The Antoine Pilon House
258 chemin Bord-du-Lac
Pointe-Claire, Québec, CANADA

« For all practical purposes what was left was a shack, pure and simple »


This declaration published in the News & Chronicle of November 24th 1982 indicates quite clearly the interest held by the Director of Planning for the City of Pointe-Claire in regards to this old house built at the beginning of the XVIIIth century. Mr. André Charbonneau, the present owner of the house knew that the Director was not totally wrong.

This house lies on lot 88 of the present survey, forming a part of lot number 154 in the original land registry of the Island of Montreal. Lot 154-D was conceded by the Sulpicians to Pierre Sauvé dit Laplante on November 24th 1698. Then, it was property of 3 acres of frontage and 60 acres deep, on the shore of Lac Saint-Louis.

Pierre Sauvé and his wife Marie-Michel sold this land to Jean du Tartre dit Desrosiers on October 27th 1700. The property had not changed. The next two transactions took place on the same day, September 19th 1706. First, Du Tartre gave a concession to Madeleine LeMoyne, widow of Jean-Baptiste Beauvais, already in possession of the adjoining lot. Dame LeMoyne immediately sold lot 154-D to Antoine Pilon, who had already purchased from her the adjoining lot 155-D.

Marie-Anne Brunet, having inherited the lot upon the passing of her husband Antoine Pilon, gave the land to her son Mathieu on January 22nd 1729. The deed (acte de donation) indicates land of 5 acres of frontage to 20 acres deep, consisting of lots 154-D and 155-D. This is the first document mentioning ┤ a little house ¬ with a barn. Therefore the house was built between 1706 and 1729. Since the Pilons have inhabited the house one can believe that it must have been built shortly after the purchase of the concession, very likely during the summer of 1707.

Gabriel Pilon, son of Mathieu and Marie-Josephte Daoust and occupant of the family home, became the next owner on purchasing from his parents lot 154-D measuring 3 acres by 28 acres. The farmer and inn-keeper Pierre Pilon, son of Gabriel and Suzanne Meloche, inherited the land on December 7th 1799.

The Pilons left the property for good on July 1st 1826 when it was sold to the carpenter W. Glasford. They had handed down the property from father to son for 120 years.

This is the list of successive owners of the house :

  • Félix Amesse, carpenter, husband of Marguerite Pilon (purchased March 1st, 1832)
  • Fran┴ois Larivée, shoe-maker, (purchased April 5th, 1834)
  • Jean-Baptiste Legault dit Deslauriers, son, painter (purchased May 11th, 1865)
  • Damase Alexandre Valois (purchased July 19th, 1873)
  • Isidore Valoix (inherited 1914)
  • Charles-Benoît Valois (purchased December 31st, 1921)
  • Joseph Duhamel (purchased February 21st, 1944)
  • André Charbonneau, 1968
At the time he left the house, which he lived in until 1976, André Charbonneau began a thorough transformation of the house which he planned to restore totally. Simultaneously, he applied to public offices to have his house declared a historic site, but without any success. He was left with three major decisions to be made : completely demolish the house while assigning numbers to each stone and each beam; reconstuct the house according to its original appearance and not that of 1850, and, add an extension in order to increase its size. Only the attic-windows betray the spirit of the early XVIIIth century; these appeared in the middle of the XVIIIth century and not at the beginning.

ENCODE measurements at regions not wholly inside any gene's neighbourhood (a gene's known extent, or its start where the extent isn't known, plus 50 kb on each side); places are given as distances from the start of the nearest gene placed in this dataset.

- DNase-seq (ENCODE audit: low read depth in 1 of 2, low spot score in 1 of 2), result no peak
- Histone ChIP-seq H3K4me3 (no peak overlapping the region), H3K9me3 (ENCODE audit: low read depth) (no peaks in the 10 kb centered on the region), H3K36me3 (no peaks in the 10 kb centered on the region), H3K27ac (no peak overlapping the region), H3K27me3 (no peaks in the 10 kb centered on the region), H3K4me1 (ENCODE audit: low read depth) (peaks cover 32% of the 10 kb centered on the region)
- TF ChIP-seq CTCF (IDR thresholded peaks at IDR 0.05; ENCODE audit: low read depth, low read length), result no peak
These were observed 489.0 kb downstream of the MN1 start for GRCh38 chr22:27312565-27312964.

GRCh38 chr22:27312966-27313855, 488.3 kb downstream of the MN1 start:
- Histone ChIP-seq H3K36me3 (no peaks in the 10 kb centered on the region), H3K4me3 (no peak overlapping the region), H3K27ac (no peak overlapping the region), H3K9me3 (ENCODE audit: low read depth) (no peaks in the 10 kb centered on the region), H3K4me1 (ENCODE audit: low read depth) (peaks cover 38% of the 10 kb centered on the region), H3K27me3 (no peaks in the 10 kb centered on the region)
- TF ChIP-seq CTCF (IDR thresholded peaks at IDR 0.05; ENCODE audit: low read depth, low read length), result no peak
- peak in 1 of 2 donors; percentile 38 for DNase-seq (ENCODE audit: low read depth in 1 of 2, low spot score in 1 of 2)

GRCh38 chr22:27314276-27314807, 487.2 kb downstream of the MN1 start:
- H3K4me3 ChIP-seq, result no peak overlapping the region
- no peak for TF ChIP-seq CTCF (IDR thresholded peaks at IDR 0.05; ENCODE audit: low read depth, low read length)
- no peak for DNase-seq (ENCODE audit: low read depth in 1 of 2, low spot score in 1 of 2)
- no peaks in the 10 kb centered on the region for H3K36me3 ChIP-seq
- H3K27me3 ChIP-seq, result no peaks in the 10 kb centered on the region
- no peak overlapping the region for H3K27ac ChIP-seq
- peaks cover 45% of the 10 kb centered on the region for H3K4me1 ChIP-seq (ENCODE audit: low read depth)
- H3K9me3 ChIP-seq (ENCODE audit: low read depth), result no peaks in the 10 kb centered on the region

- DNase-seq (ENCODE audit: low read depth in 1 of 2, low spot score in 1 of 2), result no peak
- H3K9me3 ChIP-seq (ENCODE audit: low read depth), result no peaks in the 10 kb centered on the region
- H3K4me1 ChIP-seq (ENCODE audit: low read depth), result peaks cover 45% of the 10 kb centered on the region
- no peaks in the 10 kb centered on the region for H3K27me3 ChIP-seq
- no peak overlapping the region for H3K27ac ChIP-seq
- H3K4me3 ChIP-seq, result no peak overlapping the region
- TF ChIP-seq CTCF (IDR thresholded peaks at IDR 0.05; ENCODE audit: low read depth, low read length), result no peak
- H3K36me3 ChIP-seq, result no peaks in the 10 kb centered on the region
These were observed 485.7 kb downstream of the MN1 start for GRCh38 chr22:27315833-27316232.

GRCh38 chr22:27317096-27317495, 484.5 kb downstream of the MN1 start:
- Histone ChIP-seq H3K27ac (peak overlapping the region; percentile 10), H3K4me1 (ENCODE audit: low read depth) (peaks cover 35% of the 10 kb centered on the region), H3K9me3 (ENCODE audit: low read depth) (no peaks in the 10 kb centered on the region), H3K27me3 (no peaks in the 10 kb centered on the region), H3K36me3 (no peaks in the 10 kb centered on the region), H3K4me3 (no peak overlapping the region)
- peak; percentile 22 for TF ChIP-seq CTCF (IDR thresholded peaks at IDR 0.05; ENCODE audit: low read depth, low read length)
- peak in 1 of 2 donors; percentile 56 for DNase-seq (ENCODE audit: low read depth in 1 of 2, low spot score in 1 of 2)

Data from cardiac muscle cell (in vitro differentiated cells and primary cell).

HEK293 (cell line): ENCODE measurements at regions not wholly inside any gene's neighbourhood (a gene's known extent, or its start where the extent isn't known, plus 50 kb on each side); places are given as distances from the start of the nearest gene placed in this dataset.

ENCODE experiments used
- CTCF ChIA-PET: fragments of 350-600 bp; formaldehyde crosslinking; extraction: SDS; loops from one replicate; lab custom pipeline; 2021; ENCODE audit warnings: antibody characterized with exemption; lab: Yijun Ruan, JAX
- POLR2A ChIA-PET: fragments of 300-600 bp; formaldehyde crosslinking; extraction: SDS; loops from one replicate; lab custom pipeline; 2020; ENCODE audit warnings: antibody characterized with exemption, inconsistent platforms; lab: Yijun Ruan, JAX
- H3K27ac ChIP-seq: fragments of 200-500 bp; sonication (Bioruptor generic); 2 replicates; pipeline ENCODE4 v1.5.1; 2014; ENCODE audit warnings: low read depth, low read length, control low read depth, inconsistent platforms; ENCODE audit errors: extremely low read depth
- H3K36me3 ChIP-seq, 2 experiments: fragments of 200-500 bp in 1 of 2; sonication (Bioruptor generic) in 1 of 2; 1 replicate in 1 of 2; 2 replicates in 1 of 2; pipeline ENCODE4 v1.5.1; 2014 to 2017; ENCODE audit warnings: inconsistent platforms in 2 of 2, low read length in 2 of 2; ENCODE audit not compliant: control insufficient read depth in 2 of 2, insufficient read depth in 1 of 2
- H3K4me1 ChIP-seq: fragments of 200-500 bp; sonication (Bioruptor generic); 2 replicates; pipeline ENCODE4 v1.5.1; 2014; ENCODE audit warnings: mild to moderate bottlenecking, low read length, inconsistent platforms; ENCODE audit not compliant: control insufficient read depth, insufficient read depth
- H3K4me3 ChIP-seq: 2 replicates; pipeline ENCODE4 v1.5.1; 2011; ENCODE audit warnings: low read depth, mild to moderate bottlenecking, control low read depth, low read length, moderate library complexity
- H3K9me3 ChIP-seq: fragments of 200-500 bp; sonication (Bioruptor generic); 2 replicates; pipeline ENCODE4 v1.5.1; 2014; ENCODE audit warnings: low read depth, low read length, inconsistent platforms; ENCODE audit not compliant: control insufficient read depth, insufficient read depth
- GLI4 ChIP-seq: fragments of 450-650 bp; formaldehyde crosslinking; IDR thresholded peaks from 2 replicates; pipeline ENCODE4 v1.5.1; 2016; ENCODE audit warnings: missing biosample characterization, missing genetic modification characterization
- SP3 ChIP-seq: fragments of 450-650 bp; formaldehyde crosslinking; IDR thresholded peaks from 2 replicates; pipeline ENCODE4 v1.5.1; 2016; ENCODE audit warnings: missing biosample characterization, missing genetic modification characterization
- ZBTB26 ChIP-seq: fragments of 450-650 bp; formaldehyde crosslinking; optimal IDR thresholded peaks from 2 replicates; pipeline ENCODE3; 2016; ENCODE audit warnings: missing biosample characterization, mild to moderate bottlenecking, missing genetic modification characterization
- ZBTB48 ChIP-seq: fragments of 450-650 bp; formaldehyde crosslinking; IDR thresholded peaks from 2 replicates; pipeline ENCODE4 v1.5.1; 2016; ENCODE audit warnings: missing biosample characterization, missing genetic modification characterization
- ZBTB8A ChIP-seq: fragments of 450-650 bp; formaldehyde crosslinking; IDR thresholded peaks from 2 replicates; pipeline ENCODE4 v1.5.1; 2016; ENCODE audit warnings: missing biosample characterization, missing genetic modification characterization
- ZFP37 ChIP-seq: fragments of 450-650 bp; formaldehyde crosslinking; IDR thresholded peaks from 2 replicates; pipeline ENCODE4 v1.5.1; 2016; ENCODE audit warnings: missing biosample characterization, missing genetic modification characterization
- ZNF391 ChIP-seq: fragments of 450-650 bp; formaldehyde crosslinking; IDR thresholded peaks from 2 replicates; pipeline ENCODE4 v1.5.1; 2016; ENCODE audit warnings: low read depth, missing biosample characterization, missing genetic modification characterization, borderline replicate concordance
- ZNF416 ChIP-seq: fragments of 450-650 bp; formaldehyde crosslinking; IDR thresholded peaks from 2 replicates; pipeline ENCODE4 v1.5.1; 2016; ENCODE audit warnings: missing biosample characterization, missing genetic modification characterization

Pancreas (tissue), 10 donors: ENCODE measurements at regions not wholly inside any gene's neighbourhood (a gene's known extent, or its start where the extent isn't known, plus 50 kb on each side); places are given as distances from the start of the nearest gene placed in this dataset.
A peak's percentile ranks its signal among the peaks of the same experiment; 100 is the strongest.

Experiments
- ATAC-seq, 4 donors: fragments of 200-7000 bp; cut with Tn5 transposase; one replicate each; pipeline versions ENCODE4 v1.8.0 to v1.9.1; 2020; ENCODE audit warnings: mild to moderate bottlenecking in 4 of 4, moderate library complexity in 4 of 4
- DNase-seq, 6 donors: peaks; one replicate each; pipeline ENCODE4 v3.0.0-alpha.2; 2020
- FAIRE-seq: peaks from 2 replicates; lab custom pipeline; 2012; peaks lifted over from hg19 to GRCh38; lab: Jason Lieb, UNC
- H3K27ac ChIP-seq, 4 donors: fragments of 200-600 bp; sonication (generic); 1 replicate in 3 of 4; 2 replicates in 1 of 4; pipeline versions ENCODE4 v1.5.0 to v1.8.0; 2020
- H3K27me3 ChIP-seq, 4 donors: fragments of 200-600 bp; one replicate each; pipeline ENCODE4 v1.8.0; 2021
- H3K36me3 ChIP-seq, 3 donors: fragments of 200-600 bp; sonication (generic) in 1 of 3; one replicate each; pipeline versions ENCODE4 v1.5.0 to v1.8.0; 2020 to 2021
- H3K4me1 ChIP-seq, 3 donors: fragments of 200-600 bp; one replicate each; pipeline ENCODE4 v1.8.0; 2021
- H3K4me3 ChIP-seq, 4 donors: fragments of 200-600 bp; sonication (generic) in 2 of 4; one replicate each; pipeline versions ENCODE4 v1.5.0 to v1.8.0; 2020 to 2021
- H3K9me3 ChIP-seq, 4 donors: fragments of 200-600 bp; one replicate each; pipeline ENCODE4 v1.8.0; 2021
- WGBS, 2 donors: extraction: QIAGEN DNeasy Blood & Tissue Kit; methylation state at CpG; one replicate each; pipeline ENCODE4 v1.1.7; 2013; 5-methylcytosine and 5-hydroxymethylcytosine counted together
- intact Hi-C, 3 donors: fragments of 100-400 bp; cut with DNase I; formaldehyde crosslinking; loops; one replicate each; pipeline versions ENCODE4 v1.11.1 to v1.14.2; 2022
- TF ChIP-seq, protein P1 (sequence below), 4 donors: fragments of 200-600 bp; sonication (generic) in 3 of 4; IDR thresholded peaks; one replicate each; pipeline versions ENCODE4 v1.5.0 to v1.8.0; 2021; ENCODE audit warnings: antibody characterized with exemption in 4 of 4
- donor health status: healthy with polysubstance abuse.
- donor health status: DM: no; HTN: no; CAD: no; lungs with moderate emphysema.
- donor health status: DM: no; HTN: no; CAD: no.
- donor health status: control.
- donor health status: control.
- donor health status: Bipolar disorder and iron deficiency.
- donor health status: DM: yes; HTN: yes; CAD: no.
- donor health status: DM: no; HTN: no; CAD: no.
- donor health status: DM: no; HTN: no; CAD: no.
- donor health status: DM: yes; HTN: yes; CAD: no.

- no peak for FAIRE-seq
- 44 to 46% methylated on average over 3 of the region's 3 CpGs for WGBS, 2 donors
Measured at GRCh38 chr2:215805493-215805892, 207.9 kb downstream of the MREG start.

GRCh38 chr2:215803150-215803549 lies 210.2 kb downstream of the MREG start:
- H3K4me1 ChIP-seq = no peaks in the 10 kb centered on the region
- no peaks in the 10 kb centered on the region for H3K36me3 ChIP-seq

It is to be noted that for the constuction of the extension Charbonneau visited many demolition depots of the region of Montreal in search of the appropriate pieces of wood that were missing. For the construction of the roof and its 50 degree incline he had to accept to use new wood. The fa┴ade of the house is typically of Norman inspiration.

The interior of the house has kept its original XVIIIth century style. The main floor consists of a single large room like when it was built, which forced Charbonneau to be ingenious to ensure the solidity of the house.

The reconstruction of the house has proven to be quite successful considering the challenges to be met. Its artisans, Robert Lardeux (stone), Pierre Coupal (woodworking and stairs), Marcel Ménage (hardware), are reputed to meet this kind of workmanship, but without the determination of André Charbonneau, this old wooden house would have been replaced by a modern building without soul.

Sources :

  • Charbonneau, André : Summary of the transactions on the land, anonymous.
  • Personal summary of successive owners and verbal information.
  • Montreal Urban Community, Planning, Rural Architecture and Diverse Documents.
  • Matthews, Brian R.; A History of Pointe-Claire.
  • Ministry of Cultural Affairs; Macro-Inventory of Pointe-Claire.
  • Montreal La Presse, Sunday February 23rd 1992, Guy Pinard.
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